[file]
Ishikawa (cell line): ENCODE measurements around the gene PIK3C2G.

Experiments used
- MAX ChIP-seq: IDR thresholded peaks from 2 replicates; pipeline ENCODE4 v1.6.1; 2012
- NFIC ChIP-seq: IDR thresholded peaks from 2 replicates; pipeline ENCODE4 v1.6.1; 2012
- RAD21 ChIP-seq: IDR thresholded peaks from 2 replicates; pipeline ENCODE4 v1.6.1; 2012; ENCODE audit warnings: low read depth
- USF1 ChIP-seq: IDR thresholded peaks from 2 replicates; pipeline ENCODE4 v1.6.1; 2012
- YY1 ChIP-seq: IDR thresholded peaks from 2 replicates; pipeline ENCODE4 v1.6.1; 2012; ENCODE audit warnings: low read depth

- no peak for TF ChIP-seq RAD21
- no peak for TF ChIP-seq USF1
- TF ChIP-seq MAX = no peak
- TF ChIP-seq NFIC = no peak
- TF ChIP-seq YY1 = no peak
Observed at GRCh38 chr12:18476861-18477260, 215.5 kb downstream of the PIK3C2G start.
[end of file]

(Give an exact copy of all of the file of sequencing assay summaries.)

Ishikawa (cell line): ENCODE measurements around the gene PIK3C2G.

Experiments used
- MAX ChIP-seq: IDR thresholded peaks from 2 replicates; pipeline ENCODE4 v1.6.1; 2012
- NFIC ChIP-seq: IDR thresholded peaks from 2 replicates; pipeline ENCODE4 v1.6.1; 2012
- RAD21 ChIP-seq: IDR thresholded peaks from 2 replicates; pipeline ENCODE4 v1.6.1; 2012; ENCODE audit warnings: low read depth
- USF1 ChIP-seq: IDR thresholded peaks from 2 replicates; pipeline ENCODE4 v1.6.1; 2012
- YY1 ChIP-seq: IDR thresholded peaks from 2 replicates; pipeline ENCODE4 v1.6.1; 2012; ENCODE audit warnings: low read depth

- no peak for TF ChIP-seq RAD21
- no peak for TF ChIP-seq USF1
- TF ChIP-seq MAX = no peak
- TF ChIP-seq NFIC = no peak
- TF ChIP-seq YY1 = no peak
Observed at GRCh38 chr12:18476861-18477260, 215.5 kb downstream of the PIK3C2G start.